Supply chain disruptions forced 60% of rheumatologists to replace drugs

November 03, 2022

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Supply chain disruptions have forced nearly two-thirds of rheumatologists to substitute drugs for their patients, according to survey results released by Cardinal Health.

In its new report, Cardinal Health said factors such as supply chain disruptions and FDA warning labels have played a role in changing how rheumatologists approach treatment decisions. . In one of its findings, the report states that 60% of rheumatologists surveyed said they needed to replace patient medications due to supply chain disruptions.

Supply Chain Disruption Chart

Supply chain disruptions have forced nearly two-thirds of rheumatologists to substitute drugs for their patients, according to survey results released by Cardinal Health.

“Rheumatologists deal with many complex issues beyond their control,” Rock Siavelis, the senior vice president and general manager of healthcare system and provider distribution at Cardinal Health, said in the report. “Supply chain disruptions and shortages of essential therapies have affected almost every area of ​​healthcare, forcing doctors to switch patients to different drugs or delay therapy altogether.”

In addition to supply chain changes and disruptions, the FDA’s black box warning on Janus kinase inhibitors has reduced the percentage of rheumatologists who report being willing to prescribe this class of drugs to patients.

Following the addition of a black box to JAK inhibitors, 72% of rheumatologists said they “very likely” or “probably” prescribe these drugs to their patients, compared to 78% of rheumatologists who said they “very likely” prescribe these drugs. often” Janus kinase inhibitors. or “often” before the warning is added.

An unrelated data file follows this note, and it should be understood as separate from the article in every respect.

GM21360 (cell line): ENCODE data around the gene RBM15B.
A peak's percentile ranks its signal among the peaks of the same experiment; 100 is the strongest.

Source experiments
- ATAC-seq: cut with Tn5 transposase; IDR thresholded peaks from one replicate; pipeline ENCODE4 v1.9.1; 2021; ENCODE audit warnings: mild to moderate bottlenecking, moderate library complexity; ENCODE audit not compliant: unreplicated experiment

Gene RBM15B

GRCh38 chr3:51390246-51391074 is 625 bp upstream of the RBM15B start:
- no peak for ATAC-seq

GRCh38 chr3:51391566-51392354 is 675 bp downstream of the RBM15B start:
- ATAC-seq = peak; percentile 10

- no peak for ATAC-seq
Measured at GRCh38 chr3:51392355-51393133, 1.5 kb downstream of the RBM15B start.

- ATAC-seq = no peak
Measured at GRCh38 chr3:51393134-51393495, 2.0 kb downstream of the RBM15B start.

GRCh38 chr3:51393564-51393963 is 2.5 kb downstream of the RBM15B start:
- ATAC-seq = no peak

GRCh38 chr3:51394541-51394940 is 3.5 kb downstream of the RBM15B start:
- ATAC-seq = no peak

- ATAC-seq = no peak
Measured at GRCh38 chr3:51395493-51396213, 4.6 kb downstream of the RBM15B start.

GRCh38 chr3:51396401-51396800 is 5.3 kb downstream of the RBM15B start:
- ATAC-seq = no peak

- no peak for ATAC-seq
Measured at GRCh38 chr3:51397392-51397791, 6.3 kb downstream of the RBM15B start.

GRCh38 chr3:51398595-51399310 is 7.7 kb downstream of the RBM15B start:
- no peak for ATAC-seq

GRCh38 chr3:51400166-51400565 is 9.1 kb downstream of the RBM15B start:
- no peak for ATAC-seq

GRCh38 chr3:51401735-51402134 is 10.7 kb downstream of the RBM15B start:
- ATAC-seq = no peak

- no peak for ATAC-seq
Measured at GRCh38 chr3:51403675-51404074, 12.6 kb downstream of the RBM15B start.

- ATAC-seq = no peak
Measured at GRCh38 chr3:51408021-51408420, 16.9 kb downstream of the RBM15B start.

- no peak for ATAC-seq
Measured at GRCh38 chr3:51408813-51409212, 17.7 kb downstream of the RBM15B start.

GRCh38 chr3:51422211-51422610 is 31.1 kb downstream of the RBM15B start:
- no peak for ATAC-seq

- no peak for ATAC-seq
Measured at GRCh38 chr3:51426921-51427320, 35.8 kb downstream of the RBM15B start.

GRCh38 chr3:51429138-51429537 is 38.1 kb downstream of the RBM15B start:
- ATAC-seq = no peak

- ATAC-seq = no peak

“Overall, our survey shows that rheumatologists quickly adapted to changes beyond their control,” Gordon K. Lam, MD, FACR, the medical director of clinical research at Arthritis and Osteoporosis Consultants of the Carolinas, wrote in the report. “As the dynamic continues to change, it will be interesting to see how they respond to other challenges.”

According to Cardinal Health, the online surveys were conducted with more than 100 rheumatologists in community and hospital practices from July through September.

The report further recognizes greater ease of use with biosimilars. According to the survey, 76% of rheumatologists are “very familiar” with biosimilars, up from 53% in the 2020 survey. Additionally, 94% of rheumatologists are “very” or “somewhat” comfortable prescribing biosimilars, compared to 90% in 2020.

“Our 2022 survey shows a remarkable increase in familiarity and comfort in prescribing biosimilars compared to 2020,” Sonia OskoueiPharmD, BCMAS, DPLA, the vice president of biosimilars at Cardinal Health, said in the report. “This growth in both familiarity and comfort in prescribing follows trends seen in other therapeutic areas as the adoption of biosimilars increases over time.”

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